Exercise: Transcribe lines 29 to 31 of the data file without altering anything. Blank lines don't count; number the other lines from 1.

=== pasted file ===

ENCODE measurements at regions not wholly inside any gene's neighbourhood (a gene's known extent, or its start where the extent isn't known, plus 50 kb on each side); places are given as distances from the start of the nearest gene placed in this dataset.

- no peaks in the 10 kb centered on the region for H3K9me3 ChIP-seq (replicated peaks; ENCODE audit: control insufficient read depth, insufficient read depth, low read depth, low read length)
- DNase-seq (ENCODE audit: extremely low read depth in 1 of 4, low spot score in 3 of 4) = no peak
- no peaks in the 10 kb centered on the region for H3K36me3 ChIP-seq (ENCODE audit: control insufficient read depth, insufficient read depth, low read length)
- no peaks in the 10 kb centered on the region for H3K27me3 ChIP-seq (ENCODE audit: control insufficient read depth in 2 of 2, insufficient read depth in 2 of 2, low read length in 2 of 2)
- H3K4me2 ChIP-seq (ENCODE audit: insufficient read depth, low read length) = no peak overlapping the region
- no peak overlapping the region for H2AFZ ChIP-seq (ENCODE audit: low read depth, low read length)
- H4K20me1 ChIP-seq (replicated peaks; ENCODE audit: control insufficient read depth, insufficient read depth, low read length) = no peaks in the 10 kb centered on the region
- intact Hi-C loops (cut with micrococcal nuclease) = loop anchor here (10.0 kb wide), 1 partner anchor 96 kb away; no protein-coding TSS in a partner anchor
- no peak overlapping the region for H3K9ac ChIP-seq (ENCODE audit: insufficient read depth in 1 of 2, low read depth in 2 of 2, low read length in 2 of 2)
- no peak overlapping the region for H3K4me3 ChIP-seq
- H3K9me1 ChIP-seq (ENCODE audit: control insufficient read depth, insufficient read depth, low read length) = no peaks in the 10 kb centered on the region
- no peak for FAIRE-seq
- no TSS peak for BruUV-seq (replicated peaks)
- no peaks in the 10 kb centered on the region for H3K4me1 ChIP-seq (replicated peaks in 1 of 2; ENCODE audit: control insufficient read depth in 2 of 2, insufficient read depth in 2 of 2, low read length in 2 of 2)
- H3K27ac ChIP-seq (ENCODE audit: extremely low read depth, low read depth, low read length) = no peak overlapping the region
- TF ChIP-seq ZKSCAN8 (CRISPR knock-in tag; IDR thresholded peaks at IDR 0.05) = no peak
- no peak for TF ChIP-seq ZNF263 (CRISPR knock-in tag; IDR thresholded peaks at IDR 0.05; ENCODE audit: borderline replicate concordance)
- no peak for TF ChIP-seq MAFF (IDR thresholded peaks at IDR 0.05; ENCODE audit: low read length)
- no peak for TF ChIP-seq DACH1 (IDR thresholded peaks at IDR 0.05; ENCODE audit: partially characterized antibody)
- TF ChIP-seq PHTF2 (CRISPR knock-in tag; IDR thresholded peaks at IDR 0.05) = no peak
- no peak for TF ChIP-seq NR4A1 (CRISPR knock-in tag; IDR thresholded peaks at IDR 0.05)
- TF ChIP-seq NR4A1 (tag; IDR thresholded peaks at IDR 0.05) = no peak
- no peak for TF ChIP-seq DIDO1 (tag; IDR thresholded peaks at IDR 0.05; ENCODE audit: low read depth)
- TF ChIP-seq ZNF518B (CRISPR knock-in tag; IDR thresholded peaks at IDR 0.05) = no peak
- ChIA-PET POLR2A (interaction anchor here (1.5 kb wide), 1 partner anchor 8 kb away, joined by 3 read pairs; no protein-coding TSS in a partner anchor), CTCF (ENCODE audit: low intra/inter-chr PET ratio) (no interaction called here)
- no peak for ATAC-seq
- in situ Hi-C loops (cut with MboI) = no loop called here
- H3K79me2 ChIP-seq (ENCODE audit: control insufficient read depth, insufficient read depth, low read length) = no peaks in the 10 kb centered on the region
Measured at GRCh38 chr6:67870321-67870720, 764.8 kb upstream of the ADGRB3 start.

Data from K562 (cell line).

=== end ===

- H3K79me2 ChIP-seq (ENCODE audit: control insufficient read depth, insufficient read depth, low read length) = no peaks in the 10 kb centered on the region
Measured at GRCh38 chr6:67870321-67870720, 764.8 kb upstream of the ADGRB3 start.

Data from K562 (cell line).